One fine sunny March day I was diving in the north cove with a group of students from my advanced class.  I was working outside to the south, and was doing okay but not super.  Near the end of the dive I was towing my float, and working along the bottom back towards shore, when I noticed the end of a jade rock protruding from the sand.  I already knew that there was a large vein of jade that sometimes exposed itself in that area, and if it was the top of that huge structure you could touch and admire the shelf of rock, but you weren’t going to be able to do much else.  I thought that the protruding rock was probably part of this ledge, but I finned over to check it out anyway.  Much to my surprise it turned out to be an independent mineral rock that later weighted out at 89 pounds.  I had this quality piece of jade half uncovered when I started to run out of air, so I called over a student to baby sit my rock while I went back to the car for a new tank of air.  When I got back to my new found chunk of treasure I was happy to find out that my student had worked to uncover the whole thing.  It was way too big to swim to the surface, and I didn’t have a large lift bag available, so I did the next best thing.  I took off my fins, picked up the rock, and walked to shore along the bottom.  Believe me, negative buoyancy was no problem at the time.  There was another problem though, because I still had to lug that heavy sucker back to the car.  That was accomplished with lots of grunting and rest stops along the way, and maybe a beer break or two.  I rewarded my helpful student with several nice but smaller jade pieces for helping me, but he still thinks he should inherit my rock when I die.  Sorry Reed, it isn’t going to happen.  This specimen still graces my living room floor, and it generates a lot of interest with visitors.  When someone asks me about it I get to retell my story of the hardships I endured recovering sunken treasure at Jade Cove.  If you dive there, maybe you’ll end up with a story to tell, too.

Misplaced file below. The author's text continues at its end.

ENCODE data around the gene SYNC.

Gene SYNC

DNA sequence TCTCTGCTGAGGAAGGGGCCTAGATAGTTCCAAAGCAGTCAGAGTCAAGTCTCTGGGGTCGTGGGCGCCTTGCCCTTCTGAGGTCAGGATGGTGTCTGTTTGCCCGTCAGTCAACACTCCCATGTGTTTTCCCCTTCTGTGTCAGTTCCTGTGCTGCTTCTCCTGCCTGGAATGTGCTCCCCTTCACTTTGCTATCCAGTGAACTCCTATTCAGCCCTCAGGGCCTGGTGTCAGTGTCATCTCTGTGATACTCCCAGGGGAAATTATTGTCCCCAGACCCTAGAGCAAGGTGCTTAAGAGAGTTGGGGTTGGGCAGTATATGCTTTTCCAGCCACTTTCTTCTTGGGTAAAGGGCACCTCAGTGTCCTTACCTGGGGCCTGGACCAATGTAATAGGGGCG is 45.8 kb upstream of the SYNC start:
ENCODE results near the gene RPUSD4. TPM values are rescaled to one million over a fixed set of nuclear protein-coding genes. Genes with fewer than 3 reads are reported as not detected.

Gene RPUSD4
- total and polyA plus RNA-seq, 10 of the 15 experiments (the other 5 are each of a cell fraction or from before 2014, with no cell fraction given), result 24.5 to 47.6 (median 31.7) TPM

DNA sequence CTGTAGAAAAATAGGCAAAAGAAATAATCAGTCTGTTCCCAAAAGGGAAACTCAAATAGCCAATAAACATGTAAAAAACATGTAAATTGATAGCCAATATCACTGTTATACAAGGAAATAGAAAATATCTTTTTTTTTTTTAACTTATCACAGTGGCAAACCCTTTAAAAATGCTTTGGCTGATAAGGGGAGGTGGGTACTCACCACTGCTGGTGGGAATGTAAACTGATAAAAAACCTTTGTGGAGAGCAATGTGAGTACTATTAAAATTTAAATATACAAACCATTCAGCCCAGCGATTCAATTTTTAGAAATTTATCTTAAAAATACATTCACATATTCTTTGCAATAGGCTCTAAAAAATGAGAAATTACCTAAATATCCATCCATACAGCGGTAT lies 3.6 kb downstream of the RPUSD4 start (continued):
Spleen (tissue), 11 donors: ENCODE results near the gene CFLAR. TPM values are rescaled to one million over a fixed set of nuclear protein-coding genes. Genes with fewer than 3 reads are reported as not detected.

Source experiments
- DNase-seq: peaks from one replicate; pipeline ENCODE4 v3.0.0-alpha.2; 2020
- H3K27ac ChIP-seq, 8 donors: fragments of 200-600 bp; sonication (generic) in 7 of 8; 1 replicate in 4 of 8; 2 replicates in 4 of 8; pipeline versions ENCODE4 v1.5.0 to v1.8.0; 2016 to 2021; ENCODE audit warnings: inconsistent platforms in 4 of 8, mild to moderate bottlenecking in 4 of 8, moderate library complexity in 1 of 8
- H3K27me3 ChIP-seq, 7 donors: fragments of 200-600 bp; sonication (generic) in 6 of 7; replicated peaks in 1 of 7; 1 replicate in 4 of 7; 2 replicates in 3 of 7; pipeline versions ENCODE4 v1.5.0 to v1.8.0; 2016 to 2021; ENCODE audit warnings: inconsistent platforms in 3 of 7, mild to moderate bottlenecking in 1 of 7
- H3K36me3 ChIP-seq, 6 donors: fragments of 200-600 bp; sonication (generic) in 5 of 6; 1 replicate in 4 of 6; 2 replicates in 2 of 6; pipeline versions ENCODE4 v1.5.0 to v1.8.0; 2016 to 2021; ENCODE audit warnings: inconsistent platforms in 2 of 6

Next week, I’ll talk a little more in detail about South Jade Cove.

About Otto

Otto Gasser grew up mostly in southern California and obtained his Doctorate In Educational Psychology from the University of California at Los Angeles (UCLA). He was hired as a professor to teach in the Department of Kinesiology and Health Sciences at California State Polytechnic University, Pomona, California, where he initiated a multilevel Scuba training curriculum on campus. Dr. Gasser spent 37 years at Cal Poly before recently retiring. During that time, he certified over 2,000 students in Scuba. He served as the University’s Diving Safety Officer and represented the campus on the California State College and Universities Diving Safety Committee. Off campus, Dr. Gasser spent ten years on the Board of Directors for the Los Angeles County Underwater Instructors Association, three of them as President. Over the years, he has volunteered time on a number of county Scuba training programs and has authored several articles about diver training. Otto is now an active recreational diver. In addition to the California coast, his more frequently visited dive locations include Hawaii’s Big Island, Indonesia, and the Caribbean islands.